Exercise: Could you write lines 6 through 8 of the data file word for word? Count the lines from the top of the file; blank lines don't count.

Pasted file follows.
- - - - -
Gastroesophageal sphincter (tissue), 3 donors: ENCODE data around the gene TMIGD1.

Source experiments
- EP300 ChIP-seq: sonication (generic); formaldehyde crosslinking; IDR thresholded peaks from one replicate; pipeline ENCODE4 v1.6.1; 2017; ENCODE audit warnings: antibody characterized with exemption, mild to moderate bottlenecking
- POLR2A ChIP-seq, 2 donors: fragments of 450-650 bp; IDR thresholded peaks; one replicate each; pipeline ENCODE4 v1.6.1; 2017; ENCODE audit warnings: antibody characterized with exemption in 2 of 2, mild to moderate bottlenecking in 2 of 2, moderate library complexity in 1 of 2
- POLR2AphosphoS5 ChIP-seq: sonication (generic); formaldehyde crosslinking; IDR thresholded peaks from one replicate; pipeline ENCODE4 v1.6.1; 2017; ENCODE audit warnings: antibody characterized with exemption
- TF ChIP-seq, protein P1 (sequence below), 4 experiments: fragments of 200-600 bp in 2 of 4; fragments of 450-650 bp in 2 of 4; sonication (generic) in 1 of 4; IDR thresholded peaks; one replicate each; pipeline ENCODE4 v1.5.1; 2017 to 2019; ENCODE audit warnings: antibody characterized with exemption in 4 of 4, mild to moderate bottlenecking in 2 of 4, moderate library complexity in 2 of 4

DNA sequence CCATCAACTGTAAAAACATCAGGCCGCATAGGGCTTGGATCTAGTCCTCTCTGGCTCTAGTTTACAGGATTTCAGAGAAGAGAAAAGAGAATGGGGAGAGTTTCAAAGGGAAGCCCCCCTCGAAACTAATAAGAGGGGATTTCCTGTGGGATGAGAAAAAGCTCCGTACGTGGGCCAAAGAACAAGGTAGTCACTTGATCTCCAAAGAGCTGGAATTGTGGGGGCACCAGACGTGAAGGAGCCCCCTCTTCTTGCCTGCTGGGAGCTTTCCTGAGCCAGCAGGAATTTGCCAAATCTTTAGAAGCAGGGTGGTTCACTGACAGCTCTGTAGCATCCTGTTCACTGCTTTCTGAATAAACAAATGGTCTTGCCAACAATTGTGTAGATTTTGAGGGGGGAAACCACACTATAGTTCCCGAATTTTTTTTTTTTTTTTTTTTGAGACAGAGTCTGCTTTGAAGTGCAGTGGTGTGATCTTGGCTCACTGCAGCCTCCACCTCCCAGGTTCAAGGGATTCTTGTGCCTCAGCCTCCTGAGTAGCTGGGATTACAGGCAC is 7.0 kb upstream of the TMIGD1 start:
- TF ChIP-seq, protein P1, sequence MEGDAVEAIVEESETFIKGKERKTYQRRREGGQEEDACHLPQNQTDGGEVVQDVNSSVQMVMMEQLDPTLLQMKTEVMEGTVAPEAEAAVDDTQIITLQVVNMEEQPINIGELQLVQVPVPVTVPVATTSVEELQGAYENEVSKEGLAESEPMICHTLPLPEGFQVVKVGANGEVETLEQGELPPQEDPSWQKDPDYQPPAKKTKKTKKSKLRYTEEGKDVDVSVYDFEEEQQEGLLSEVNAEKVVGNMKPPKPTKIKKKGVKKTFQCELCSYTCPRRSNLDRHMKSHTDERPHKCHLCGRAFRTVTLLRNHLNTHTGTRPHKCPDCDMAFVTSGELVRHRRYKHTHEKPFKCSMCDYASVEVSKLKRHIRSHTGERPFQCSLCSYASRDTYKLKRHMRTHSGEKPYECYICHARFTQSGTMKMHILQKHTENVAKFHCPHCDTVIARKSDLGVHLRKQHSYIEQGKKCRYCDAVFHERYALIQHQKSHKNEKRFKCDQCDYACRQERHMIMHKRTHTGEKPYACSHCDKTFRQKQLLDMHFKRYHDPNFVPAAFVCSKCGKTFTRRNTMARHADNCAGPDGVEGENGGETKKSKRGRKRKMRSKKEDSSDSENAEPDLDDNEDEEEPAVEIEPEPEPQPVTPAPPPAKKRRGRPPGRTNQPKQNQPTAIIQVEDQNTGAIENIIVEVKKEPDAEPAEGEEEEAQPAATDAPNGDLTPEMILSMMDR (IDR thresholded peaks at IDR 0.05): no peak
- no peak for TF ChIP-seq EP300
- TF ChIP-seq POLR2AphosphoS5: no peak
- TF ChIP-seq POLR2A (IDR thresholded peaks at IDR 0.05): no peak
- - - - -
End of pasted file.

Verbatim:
- TF ChIP-seq, protein P1 (sequence below), 4 experiments: fragments of 200-600 bp in 2 of 4; fragments of 450-650 bp in 2 of 4; sonication (generic) in 1 of 4; IDR thresholded peaks; one replicate each; pipeline ENCODE4 v1.5.1; 2017 to 2019; ENCODE audit warnings: antibody characterized with exemption in 4 of 4, mild to moderate bottlenecking in 2 of 4, moderate library complexity in 2 of 4

DNA sequence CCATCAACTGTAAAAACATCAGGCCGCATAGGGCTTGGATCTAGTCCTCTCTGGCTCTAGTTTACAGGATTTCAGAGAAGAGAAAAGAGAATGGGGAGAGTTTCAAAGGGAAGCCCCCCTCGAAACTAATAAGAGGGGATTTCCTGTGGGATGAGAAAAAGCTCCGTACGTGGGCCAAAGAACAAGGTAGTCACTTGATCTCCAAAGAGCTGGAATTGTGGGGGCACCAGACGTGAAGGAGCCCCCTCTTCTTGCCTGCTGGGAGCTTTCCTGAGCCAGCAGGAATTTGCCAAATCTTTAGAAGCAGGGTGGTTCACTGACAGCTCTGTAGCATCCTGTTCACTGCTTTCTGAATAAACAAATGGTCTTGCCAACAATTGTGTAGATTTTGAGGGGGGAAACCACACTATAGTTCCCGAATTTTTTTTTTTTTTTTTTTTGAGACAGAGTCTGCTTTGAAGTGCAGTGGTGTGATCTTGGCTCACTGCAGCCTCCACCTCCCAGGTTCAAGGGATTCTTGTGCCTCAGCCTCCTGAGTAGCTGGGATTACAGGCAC is 7.0 kb upstream of the TMIGD1 start:
- TF ChIP-seq, protein P1, sequence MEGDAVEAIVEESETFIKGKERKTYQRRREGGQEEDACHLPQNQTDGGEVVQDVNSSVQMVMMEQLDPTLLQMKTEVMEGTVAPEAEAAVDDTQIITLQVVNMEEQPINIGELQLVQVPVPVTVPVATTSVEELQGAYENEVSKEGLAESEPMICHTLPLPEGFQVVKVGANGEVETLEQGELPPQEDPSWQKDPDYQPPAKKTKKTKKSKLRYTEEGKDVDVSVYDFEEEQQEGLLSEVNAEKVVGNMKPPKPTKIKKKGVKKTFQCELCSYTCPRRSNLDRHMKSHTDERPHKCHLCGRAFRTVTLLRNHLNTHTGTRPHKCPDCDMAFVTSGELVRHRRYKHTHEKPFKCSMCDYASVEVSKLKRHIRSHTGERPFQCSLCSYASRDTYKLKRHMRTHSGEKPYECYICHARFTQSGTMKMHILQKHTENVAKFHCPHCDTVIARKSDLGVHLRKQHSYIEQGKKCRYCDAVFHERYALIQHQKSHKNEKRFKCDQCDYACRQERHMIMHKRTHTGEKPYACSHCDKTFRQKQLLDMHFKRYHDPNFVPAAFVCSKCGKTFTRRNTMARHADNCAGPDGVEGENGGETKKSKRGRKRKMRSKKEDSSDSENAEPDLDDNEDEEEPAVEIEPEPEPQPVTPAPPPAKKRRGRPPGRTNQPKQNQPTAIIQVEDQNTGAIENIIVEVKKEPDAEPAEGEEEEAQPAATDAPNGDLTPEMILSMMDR (IDR thresholded peaks at IDR 0.05): no peak